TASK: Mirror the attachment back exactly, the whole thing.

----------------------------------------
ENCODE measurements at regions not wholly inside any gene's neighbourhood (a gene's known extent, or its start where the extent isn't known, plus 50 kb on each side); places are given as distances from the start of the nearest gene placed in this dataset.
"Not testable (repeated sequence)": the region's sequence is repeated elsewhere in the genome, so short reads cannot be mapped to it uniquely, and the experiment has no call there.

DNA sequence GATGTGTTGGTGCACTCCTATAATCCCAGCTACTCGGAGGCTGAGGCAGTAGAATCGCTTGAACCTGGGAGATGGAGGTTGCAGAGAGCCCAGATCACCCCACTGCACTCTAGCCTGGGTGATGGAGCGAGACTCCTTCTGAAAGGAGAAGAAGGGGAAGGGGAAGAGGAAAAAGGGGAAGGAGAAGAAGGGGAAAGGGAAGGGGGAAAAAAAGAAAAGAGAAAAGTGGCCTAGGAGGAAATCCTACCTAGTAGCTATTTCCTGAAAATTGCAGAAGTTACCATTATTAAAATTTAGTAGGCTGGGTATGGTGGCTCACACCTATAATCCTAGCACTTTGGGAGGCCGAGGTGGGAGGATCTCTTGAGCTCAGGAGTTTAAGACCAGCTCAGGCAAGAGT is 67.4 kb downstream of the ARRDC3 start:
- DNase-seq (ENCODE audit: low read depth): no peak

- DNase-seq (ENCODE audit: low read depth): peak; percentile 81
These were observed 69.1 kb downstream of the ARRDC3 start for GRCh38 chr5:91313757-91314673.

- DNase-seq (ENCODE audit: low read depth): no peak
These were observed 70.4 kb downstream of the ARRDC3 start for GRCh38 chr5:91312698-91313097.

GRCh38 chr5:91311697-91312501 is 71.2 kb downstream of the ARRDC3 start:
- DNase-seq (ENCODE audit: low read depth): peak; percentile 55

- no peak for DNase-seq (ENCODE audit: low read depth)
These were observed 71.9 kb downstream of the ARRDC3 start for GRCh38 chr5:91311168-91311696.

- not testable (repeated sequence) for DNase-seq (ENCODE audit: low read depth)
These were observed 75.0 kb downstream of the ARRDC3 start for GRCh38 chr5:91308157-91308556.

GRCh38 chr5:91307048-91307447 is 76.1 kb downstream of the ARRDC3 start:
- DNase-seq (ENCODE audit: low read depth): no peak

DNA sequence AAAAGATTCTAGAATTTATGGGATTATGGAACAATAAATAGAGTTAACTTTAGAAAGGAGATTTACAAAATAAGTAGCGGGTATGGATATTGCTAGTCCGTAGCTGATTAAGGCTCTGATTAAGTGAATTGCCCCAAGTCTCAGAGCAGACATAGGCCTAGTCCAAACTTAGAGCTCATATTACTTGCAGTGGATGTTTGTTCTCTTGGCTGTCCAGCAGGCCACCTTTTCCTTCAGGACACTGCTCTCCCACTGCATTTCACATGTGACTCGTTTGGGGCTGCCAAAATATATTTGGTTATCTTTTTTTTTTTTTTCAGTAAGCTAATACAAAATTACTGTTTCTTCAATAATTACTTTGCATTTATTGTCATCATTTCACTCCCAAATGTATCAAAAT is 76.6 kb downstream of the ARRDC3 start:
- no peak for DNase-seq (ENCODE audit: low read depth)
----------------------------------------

ENCODE measurements at regions not wholly inside any gene's neighbourhood (a gene's known extent, or its start where the extent isn't known, plus 50 kb on each side); places are given as distances from the start of the nearest gene placed in this dataset.
"Not testable (repeated sequence)": the region's sequence is repeated elsewhere in the genome, so short reads cannot be mapped to it uniquely, and the experiment has no call there.

DNA sequence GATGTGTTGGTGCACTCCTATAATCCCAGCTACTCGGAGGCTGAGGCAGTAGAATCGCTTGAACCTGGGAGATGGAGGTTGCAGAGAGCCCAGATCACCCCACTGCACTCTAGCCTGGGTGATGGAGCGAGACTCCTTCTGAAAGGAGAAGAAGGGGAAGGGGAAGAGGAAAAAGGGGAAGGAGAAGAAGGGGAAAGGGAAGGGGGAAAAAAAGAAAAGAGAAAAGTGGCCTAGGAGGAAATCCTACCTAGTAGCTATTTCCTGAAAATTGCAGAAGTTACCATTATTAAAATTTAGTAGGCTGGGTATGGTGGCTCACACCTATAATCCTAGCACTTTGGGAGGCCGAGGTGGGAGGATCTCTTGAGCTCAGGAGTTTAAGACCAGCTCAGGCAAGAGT is 67.4 kb downstream of the ARRDC3 start:
- DNase-seq (ENCODE audit: low read depth): no peak

- DNase-seq (ENCODE audit: low read depth): peak; percentile 81
These were observed 69.1 kb downstream of the ARRDC3 start for GRCh38 chr5:91313757-91314673.

- DNase-seq (ENCODE audit: low read depth): no peak
These were observed 70.4 kb downstream of the ARRDC3 start for GRCh38 chr5:91312698-91313097.

GRCh38 chr5:91311697-91312501 is 71.2 kb downstream of the ARRDC3 start:
- DNase-seq (ENCODE audit: low read depth): peak; percentile 55

- no peak for DNase-seq (ENCODE audit: low read depth)
These were observed 71.9 kb downstream of the ARRDC3 start for GRCh38 chr5:91311168-91311696.

- not testable (repeated sequence) for DNase-seq (ENCODE audit: low read depth)
These were observed 75.0 kb downstream of the ARRDC3 start for GRCh38 chr5:91308157-91308556.

GRCh38 chr5:91307048-91307447 is 76.1 kb downstream of the ARRDC3 start:
- DNase-seq (ENCODE audit: low read depth): no peak

DNA sequence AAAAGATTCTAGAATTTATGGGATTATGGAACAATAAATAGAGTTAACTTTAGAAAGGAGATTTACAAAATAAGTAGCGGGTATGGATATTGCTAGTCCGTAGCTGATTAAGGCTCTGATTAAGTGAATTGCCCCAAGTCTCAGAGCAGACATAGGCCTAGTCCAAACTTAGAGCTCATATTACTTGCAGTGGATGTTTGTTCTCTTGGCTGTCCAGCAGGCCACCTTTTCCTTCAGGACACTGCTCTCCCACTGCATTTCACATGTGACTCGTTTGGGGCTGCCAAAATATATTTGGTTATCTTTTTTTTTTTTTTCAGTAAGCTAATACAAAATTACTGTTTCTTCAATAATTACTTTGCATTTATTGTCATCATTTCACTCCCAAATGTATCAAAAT is 76.6 kb downstream of the ARRDC3 start:
- no peak for DNase-seq (ENCODE audit: low read depth)